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Diana Olick

Diana Olick

Diana Olick
CNBC Real Estate Reporter

Diana Olick is an Emmy Award-winning journalist, currently serving as CNBC's real estate correspondent as well as the author of the Realty Check section on CNBC.com, which won the Gracie Award for "Outstanding Blog" in 2015. She also contributes her real estate expertise to NBC's "Today" and "NBC Nightly News."

Prior to joining CNBC in 2002, Olick spent seven years as a correspondent for CBS News.

Olick began her career as a local news reporter at WABI-TV in Bangor, Maine; WZZM-TV in Grand Rapids, Mich.; and KIRO-TV in Seattle. She joined CBS in 1994 as a New York-based correspondent for the "CBS Evening News with Dan Rather" and "The Early Show." She also contributed pieces to "48 Hours" and "Sunday Morning." During that time, she covered such stories as the World Trade Center conspiracy trial and the Boston abortion clinic shooting.

In 1995, Olick was assigned to cover the Midwest as a Dallas bureau correspondent. In the three years she was there, she covered all forms of natural disaster, including the crash of TWA Flight 800, the JonBenet Ramsey murder mystery and was the exclusive correspondent for the trial of Oklahoma City bomber Terry Nichols. During that time, she also took a temporary assignment in CBS' Moscow bureau, where she chronicled the brief presidential campaign of Mikhail Gorbachev.

In 1998, Olick was reassigned to the New York bureau and then immediately posted to Bahrain for the buildup to a possible second Gulf War. A year later, she went to Albania to cover the U.S. military buildup during the conflict in Kosovo.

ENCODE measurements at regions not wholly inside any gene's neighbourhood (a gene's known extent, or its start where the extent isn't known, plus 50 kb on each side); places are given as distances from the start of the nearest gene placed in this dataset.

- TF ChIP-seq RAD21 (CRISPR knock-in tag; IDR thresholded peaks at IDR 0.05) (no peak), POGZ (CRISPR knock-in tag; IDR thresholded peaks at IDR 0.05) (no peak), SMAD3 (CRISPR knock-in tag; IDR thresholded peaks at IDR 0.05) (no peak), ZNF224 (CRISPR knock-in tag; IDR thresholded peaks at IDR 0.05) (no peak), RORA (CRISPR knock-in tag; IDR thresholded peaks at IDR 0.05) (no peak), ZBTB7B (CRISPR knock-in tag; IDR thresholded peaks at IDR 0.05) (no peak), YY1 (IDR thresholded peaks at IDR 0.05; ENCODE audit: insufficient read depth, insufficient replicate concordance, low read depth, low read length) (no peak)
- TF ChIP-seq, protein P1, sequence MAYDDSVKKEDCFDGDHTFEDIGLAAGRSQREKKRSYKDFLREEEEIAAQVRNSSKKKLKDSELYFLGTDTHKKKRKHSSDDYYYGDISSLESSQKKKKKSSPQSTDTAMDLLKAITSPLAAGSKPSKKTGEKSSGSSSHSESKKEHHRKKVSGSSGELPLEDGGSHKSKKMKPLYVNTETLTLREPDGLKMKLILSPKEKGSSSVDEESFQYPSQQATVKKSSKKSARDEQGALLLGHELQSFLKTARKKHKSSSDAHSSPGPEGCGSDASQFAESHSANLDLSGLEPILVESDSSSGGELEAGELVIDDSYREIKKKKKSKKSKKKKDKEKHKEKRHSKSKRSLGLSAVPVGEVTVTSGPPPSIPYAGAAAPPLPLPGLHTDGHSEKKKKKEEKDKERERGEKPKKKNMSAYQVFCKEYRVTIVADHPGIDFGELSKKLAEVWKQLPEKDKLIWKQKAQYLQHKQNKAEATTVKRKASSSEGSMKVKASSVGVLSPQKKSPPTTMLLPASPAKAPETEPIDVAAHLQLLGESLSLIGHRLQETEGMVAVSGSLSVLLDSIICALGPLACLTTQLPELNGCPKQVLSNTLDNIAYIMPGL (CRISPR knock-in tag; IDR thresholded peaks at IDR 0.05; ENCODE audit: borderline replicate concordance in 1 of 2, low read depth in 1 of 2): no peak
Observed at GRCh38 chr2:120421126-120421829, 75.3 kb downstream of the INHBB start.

Upon her return, Olick was reassigned to CBS' Washington bureau and the Capitol Hill beat. During Campaign 2000, Olick covered the Senate campaign of First Lady Hillary Rodham Clinton and later joined the Bush campaign as a special correspondent for "The Early Show." That fall, she was named Supreme Court correspondent; her first case was Bush v. Gore.

Olick has a B.A. in comparative literature with a minor in soviet studies from Columbia College in New York and a master's degree in journalism from Northwestern's Medill School of Journalism.

Follow Diana Olick on Twitter @Diana_olick.

More

  • Sell the Homebuilders?

    Barclays downgraded several home builders, including Toll Brothers and KB Home. CNBC's Diana Olick has the details.

  • Homebuilders Take a Hit

    Home prices jumped in December, but home builders aren't feeling the same high. Stephen Kim, Barclays homebuilding analyst, offers insight.

  • Housing Bubble Take 2?

    Home prices are up over 8 percent in December from 1 year ago, reports CNBC's Diana Olick.

  • U.S. home prices are suddenly soaring again and raising some serious red flags.

  • One company found that energy usage in the US drops by more than 5% during the game and as much as 7.5% during the half-time show, even though it would take 10 coal-fired power plants to fire all the televisions being watched.

  • More than half of the top 200 U.S. housing markets saw foreclosure numbers rise, according to a new report, but not where you might expect; investors should take note.

  • Olick: 2013's Best and Worst Foreclosure Deals

    After improving in 2011, foreclosures ramped up again in 2012, and will likely continue to rise as banks clear out backlogs of distressed loans. More than half of the top 200 U.S. housing markets saw foreclosure numbers rise, according to a new report from RealtyTrac, reports CNBC's Diana Olick.

  • Death of the Refi?

    Refinances dropped 10 percent this week, reports CNBC's Diana Olick. Mortgage bankers said the rate on the 30-year fixed moved up from 3.62 percent to 3.67 percent.

  • 4 ways to pay off your mortgage earlier

    A mortgage analyst says, "The thought is that there are a bunch of homeowners on the fence who haven't refi'd who will all jump in thinking they will miss out. The theory is 100 percent nonsense."

  • Women Driving Rental Boom

    Women are getting married later, having kids later and out of wedlock, all prompting them to seek the convenience of large, full-service rental apartment buildings, reports CNBC's Diana Olick.